This is a 10 minute tutorial to set up an InfluxDB + Grafana with Go on your Mac, but should work with minor modifcations on your favorite Unix too, it assumes you already have a working Go compiler.

InfluxDB is a database specialized into time series, think store everything associated with a time, makes it perfect for monitoring and graphing values. Grafana is a js frontend capable of reading the data from InfluxDB and graphing it.

brew install influxdb

Start InfluxDB, and then point your browser to http://localhost:8083 default user is root, password is root and default port is 8086.

influxdb -config /usr/local/etc/influxdb.conf Create a database called test.

Let’s test the connection with the db and Go, first install the InfluxDB driver for Go:

go get github.com/influxdb/influxdb/client Test your setup with some code:

package main

import (
    "fmt"

    "github.com/influxdb/influxdb/client"
)

func main() {
    c, err := client.NewClient(&client.ClientConfig{
        Username: "root",
        Password: "root",
        Database: "test",
    })

    if err != nil {
        panic(err)
    }

    dbs, err := c.GetDatabaseList()
    if err != nil {
        panic(err)
    }

    fmt.Println(dbs)
}

If you are good you should see a map containing all your created InfluxDB databases.

Now let’s measure something real: the time it takes for your http handler to answer.

package main

import (
    "fmt"
    "log"
    "math/rand"
    "net/http"
    "time"

    "github.com/influxdb/influxdb/client"
)

var c *client.Client

func mySuperFastHandler(rw http.ResponseWriter, r *http.Request) {
    start := time.Now()
    // sleeping some random time
    rand.Seed(time.Now().Unix())
    i := rand.Intn(1000)
    time.Sleep(time.Duration(time.Duration(i) * time.Millisecond))
    fmt.Fprintf(rw, "Waiting %dms", i)
    t := time.Since(start)

    // sending the serie
    s := &client.Series{
        Name:    "myhostname.nethttp.mySuperFastHandler.resp_time",
        Columns: []string{"duration", "code", "url", "method"},
        Points: [][]interface{}{
            []interface{}{int64(t / time.Millisecond), 200, r.RequestURI, r.Method},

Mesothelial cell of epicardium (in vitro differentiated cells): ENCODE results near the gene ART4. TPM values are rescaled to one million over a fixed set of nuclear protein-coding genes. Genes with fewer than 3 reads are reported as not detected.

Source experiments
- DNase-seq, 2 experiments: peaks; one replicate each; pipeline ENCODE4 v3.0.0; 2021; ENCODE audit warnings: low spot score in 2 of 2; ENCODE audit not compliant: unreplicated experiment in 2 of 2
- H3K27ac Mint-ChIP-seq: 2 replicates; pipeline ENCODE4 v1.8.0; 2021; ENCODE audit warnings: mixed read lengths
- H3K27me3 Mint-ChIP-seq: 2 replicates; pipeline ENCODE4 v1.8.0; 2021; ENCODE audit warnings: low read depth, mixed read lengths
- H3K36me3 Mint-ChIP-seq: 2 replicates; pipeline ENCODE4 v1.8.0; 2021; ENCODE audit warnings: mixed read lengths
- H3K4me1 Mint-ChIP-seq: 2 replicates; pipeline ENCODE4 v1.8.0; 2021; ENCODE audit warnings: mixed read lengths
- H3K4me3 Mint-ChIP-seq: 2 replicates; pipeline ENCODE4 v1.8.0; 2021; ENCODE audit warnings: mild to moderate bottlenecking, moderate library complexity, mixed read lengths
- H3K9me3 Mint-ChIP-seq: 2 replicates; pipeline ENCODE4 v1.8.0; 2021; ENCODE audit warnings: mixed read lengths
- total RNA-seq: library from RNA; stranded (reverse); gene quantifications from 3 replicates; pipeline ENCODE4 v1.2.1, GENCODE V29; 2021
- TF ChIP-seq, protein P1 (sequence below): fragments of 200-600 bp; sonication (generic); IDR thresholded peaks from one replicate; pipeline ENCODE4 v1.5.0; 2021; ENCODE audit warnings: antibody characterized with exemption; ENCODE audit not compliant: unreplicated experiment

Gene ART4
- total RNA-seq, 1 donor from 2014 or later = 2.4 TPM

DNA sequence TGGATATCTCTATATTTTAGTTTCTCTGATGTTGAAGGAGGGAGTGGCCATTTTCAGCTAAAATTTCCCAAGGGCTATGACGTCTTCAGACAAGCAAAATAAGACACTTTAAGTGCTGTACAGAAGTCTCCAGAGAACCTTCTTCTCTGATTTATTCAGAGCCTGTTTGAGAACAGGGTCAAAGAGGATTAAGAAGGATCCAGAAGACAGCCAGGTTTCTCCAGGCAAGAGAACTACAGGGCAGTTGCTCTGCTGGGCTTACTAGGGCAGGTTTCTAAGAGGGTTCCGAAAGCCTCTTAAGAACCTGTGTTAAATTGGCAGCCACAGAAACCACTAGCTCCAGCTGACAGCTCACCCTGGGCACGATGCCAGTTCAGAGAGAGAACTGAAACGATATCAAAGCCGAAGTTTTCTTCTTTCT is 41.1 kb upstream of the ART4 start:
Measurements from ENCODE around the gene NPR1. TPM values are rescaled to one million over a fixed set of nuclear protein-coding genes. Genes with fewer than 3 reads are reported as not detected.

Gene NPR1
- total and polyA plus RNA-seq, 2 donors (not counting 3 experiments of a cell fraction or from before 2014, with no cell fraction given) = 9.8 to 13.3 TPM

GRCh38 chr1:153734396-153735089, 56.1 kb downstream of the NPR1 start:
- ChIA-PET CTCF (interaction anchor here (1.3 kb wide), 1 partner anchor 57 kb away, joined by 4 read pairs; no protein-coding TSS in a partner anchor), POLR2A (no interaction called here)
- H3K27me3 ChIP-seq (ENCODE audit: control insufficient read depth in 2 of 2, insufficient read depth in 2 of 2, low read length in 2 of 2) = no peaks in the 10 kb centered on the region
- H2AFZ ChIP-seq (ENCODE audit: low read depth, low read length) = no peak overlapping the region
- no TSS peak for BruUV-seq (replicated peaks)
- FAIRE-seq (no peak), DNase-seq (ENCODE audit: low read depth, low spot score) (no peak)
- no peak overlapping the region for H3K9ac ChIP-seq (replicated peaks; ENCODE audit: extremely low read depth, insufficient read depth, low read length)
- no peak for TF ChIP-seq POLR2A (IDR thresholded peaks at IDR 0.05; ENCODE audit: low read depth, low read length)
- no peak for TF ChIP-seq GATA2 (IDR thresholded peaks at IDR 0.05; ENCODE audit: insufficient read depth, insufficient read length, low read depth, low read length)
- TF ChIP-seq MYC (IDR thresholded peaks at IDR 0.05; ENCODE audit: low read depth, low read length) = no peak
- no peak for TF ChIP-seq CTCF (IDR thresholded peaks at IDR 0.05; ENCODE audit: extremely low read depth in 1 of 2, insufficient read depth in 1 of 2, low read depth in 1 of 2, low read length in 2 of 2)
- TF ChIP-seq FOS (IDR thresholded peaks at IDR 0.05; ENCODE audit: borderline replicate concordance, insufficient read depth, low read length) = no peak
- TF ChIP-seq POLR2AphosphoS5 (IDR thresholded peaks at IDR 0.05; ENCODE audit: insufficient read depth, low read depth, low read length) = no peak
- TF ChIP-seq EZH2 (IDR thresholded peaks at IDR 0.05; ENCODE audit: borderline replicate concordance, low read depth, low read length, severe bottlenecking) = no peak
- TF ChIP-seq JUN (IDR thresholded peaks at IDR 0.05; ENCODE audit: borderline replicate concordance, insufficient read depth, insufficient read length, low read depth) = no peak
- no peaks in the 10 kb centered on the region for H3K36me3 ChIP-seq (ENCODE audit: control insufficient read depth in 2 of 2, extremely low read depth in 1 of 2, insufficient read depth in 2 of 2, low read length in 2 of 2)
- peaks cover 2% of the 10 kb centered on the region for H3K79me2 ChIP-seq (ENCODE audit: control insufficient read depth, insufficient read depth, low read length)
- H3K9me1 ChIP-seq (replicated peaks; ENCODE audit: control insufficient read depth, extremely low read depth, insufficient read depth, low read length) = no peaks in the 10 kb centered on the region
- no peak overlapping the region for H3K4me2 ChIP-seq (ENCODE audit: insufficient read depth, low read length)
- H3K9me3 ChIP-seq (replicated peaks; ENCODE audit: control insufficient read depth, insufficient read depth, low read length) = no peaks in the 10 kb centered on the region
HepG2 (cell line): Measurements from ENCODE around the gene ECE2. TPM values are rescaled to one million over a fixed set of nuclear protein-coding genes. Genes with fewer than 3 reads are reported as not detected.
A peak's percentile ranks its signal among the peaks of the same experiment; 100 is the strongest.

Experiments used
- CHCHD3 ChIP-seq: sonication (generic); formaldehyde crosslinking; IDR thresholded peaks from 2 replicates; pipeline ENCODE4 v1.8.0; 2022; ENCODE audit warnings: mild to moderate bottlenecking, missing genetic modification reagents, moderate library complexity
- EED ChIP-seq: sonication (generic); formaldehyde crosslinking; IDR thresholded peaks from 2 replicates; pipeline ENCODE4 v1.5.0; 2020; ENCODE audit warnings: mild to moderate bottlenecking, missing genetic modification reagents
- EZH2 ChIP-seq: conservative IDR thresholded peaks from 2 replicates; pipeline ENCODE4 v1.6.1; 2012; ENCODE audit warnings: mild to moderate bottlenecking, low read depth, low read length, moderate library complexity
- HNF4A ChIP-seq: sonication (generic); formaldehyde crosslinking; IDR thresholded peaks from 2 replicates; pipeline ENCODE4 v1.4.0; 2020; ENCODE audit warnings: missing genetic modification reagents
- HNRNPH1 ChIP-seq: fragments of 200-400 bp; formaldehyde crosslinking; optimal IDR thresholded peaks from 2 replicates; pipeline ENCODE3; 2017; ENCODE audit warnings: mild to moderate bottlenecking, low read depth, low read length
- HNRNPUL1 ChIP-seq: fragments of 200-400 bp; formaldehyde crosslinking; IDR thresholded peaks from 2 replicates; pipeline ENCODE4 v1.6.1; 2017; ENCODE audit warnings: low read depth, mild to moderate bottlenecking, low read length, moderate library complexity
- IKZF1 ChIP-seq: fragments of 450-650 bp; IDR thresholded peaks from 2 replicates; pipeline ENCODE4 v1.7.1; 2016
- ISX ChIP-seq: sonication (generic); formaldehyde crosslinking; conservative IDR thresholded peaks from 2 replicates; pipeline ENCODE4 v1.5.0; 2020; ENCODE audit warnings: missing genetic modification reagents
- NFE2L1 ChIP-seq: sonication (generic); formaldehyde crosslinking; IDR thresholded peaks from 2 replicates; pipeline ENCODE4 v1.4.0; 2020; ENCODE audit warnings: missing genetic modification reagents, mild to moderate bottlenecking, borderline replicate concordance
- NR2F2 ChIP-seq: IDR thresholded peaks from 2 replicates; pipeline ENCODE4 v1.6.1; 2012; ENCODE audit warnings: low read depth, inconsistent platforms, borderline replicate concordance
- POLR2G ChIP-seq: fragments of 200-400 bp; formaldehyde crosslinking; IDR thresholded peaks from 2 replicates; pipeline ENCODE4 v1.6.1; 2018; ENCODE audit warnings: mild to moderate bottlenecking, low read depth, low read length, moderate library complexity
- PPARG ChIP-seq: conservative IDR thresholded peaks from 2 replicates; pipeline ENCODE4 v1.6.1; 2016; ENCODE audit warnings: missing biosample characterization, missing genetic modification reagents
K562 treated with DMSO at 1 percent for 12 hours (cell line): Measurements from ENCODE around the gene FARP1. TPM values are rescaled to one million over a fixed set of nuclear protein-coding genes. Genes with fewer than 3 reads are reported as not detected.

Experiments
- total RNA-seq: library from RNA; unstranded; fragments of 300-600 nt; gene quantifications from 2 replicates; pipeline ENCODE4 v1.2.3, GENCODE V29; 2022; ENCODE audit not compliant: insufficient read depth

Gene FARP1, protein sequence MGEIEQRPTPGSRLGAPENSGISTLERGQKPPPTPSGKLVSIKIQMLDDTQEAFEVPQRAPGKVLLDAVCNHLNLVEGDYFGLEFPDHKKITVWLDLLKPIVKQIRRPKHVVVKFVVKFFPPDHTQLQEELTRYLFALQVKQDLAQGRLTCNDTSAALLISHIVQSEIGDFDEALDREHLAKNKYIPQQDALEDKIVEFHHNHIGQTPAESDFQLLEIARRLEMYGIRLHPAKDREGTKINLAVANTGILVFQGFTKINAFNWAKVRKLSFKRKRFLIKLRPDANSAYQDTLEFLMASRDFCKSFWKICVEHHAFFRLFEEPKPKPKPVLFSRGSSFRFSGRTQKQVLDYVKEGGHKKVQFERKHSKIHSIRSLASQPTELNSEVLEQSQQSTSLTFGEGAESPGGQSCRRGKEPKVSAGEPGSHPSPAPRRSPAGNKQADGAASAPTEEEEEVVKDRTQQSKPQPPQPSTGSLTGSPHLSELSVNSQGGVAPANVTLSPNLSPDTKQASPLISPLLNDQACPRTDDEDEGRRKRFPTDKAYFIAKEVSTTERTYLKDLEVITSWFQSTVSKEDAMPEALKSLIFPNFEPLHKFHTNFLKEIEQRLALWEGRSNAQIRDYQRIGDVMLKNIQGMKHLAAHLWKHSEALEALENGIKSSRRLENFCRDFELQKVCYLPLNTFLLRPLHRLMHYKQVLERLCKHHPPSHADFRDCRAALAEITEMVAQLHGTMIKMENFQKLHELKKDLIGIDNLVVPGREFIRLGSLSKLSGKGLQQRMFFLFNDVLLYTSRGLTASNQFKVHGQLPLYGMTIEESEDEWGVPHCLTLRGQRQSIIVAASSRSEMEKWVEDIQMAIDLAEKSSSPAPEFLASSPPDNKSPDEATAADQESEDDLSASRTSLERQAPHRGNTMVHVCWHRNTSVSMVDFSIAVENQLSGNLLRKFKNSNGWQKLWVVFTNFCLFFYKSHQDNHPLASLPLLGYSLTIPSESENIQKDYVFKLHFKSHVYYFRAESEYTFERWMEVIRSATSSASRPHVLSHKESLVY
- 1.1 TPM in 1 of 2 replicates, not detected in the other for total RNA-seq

},
    }
    err := c.WriteSeries([]*client.Series{s})
    if err != nil {
        log.Println(err)
    }
}

func main() {
    var err error
    c, err = client.NewClient(&client.ClientConfig{
        Username: "root",
        Password: "root",
        Database: "test",
    })
    if err != nil {
        panic(err)
    }

    http.HandleFunc("/", mySuperFastHandler)
    http.ListenAndServe(":8080", nil)
}

This is not very useful as it’s measuring the time to write to the ResponseWriter that’s why I’ve added some random time but you get the sense. It will save a serie per request as: duration, status code, url, http method, the name of the serie is important as many tools (as Graphite) are using the dots as separator, so think twice before naming your serie. Point your browser to http://localhost:8080 and reload the page several times.

Now that we have data let’s browse them with the InfluxDB browser, go to the InfluxDB admin and hit “explore data” and select with:

SELECT duration FROM myhostname.nethttp.mySuperFastHandler.resp_time WHERE code = 200;

Image Alt

You should be able to see the inserted data points.

Now let’s work with Grafana, download the tar gz, uncompress it somewhere, copy this demo config.js file in the root directory of Grafana. Go to the InfluxDB admin with your browser and add a new database called “grafana”.

In your web browser, open the file index.html in the Grafana directory, you should see a the Grafana interface edit the default graph, enter the query as follow:

  • click on series it will complete with myhostname.nethttp.mySuperFastHandler.resp_time
  • In alias type $0 $2, it will use the 1st part and the 3rd part of the name (remember the dots) so it will display myhostname mySuperFastHandler
  • Finally click on mean and choose duration in the completion, then add code = 200 as where clause.

Hit save and you are done !

Image Alt

There is so much more you can do with InfluxDB & Grafana, it’s really simple to collect and display, hope you want to go further after this. You can look at my generic net/http handler for InfluxDB on Github that can be integrated into your code.